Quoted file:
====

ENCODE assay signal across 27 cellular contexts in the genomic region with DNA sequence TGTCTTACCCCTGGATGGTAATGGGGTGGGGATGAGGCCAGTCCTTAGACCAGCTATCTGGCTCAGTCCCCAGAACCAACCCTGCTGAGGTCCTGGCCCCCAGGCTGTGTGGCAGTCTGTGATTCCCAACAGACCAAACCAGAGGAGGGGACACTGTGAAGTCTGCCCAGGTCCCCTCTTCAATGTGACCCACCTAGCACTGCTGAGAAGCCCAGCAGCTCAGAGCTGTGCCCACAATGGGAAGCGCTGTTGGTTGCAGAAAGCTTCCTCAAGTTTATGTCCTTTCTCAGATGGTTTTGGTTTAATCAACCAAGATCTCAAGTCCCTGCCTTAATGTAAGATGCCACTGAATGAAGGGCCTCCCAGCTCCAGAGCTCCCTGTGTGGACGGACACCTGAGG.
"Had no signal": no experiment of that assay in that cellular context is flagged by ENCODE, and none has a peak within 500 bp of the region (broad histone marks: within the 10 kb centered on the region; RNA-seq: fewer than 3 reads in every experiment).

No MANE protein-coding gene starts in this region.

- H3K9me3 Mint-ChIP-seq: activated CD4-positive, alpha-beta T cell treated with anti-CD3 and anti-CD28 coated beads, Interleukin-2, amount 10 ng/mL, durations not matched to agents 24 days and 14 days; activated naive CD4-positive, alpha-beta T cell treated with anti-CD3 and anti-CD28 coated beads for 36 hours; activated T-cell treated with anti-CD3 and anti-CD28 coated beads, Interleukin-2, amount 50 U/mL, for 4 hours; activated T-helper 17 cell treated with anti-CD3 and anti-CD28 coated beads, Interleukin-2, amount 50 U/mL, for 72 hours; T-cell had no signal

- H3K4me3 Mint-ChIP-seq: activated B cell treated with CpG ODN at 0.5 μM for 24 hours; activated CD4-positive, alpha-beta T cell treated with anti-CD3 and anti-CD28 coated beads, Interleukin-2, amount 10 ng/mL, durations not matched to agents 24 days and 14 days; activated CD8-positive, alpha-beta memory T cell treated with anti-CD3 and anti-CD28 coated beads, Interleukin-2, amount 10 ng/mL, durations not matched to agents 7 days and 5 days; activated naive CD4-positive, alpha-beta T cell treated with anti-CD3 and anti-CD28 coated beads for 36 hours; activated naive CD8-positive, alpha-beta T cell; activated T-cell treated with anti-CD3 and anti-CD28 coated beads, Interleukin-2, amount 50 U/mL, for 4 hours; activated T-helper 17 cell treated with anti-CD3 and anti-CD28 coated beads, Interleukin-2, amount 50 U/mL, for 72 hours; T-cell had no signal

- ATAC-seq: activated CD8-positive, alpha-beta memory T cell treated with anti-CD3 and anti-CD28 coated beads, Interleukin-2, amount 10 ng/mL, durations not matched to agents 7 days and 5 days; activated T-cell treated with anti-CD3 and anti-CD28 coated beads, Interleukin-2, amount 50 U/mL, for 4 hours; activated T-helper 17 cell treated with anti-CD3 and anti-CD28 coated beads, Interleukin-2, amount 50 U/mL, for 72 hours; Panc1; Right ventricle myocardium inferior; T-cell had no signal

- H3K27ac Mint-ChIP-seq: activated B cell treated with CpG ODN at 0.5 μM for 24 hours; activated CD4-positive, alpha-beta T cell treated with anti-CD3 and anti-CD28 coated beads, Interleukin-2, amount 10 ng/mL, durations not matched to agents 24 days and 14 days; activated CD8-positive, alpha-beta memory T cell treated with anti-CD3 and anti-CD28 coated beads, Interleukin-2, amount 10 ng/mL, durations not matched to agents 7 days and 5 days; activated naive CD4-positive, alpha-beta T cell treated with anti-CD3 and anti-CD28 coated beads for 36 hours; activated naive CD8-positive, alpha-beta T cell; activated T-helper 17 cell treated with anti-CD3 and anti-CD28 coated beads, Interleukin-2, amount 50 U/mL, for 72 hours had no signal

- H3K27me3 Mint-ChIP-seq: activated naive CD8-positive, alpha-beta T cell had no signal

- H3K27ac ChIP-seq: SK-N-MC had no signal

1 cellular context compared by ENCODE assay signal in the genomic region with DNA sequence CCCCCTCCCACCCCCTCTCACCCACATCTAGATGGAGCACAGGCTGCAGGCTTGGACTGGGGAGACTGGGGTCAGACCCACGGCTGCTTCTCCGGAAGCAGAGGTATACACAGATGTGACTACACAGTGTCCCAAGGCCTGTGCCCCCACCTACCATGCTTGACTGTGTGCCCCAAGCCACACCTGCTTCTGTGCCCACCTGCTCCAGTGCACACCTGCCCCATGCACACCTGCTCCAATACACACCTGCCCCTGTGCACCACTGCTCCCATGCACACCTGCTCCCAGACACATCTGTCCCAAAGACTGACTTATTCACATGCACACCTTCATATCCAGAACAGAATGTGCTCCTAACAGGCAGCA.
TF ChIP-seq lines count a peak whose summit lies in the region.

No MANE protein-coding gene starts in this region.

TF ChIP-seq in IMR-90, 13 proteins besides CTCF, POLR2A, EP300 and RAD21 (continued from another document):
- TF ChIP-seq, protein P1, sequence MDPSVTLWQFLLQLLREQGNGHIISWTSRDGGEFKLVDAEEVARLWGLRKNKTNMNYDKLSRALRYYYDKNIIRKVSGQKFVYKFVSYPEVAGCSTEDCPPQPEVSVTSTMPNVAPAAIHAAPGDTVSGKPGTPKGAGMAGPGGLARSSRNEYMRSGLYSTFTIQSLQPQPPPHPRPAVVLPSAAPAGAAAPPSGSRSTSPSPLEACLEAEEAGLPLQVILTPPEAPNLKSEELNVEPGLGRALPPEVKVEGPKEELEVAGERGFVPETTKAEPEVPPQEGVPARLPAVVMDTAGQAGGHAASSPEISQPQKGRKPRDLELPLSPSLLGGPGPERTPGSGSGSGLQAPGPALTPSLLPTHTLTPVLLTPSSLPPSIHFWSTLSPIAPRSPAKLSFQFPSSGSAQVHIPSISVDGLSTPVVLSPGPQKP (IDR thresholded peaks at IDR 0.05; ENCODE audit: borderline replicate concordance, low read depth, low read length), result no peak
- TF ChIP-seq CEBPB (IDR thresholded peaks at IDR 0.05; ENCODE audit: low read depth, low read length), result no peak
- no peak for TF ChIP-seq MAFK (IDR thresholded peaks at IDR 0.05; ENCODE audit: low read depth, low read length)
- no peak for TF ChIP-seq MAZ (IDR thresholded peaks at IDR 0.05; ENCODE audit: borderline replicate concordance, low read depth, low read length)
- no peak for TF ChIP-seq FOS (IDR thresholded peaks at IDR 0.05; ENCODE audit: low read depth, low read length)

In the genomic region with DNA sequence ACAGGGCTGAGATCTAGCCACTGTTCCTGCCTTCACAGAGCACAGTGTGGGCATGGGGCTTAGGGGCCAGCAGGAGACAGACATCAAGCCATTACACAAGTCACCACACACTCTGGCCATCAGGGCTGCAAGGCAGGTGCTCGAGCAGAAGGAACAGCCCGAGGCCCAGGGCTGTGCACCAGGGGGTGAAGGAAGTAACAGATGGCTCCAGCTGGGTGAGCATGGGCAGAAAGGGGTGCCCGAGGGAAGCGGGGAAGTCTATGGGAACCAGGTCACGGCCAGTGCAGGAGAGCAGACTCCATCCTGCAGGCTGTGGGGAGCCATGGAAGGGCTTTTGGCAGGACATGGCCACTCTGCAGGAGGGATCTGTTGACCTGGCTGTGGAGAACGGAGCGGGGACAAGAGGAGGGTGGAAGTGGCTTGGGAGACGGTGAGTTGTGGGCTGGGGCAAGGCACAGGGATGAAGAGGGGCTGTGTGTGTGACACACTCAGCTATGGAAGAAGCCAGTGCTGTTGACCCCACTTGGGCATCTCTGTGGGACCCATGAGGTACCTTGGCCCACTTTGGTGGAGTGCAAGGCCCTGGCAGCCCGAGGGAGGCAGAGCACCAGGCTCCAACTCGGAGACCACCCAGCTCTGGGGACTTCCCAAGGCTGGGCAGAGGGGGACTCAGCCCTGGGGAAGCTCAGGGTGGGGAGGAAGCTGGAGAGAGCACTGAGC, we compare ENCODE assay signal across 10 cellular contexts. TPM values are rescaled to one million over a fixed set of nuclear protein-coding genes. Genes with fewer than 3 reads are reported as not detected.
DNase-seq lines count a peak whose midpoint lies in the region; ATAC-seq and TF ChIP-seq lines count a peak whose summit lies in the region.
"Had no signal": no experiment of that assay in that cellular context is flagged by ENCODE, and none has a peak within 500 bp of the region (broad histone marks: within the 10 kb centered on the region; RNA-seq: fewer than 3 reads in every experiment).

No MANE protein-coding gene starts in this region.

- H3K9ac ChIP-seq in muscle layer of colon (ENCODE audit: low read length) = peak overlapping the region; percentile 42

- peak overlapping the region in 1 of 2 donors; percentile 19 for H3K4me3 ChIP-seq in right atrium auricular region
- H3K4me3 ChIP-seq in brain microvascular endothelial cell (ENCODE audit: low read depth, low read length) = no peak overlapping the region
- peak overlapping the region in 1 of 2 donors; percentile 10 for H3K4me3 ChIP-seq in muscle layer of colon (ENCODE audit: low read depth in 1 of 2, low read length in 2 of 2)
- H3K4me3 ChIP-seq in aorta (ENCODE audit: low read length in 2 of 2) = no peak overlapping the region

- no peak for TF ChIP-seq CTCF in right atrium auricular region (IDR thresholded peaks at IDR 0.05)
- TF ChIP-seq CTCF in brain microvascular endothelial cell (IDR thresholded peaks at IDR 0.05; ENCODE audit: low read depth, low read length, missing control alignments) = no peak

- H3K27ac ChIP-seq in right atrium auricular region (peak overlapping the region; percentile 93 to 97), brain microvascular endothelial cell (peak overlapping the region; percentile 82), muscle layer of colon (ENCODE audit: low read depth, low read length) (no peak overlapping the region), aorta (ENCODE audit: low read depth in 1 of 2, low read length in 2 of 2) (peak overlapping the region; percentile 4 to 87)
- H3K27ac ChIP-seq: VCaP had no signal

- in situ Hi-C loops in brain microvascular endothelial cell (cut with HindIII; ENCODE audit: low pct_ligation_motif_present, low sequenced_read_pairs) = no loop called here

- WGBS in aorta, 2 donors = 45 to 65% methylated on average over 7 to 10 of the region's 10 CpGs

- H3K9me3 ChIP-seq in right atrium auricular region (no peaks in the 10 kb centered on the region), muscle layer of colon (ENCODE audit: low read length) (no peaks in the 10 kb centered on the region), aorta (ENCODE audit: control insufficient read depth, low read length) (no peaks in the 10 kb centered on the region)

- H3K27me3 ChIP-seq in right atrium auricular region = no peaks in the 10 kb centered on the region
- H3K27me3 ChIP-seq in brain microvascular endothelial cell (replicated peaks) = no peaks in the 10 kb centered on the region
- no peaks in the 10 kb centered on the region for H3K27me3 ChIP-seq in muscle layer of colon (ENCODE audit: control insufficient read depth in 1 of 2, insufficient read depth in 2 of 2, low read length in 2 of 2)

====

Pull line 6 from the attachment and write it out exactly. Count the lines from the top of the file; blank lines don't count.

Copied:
- ATAC-seq: activated CD8-positive, alpha-beta memory T cell treated with anti-CD3 and anti-CD28 coated beads, Interleukin-2, amount 10 ng/mL, durations not matched to agents 7 days and 5 days; activated T-cell treated with anti-CD3 and anti-CD28 coated beads, Interleukin-2, amount 50 U/mL, for 4 hours; activated T-helper 17 cell treated with anti-CD3 and anti-CD28 coated beads, Interleukin-2, amount 50 U/mL, for 72 hours; Panc1; Right ventricle myocardium inferior; T-cell had no signal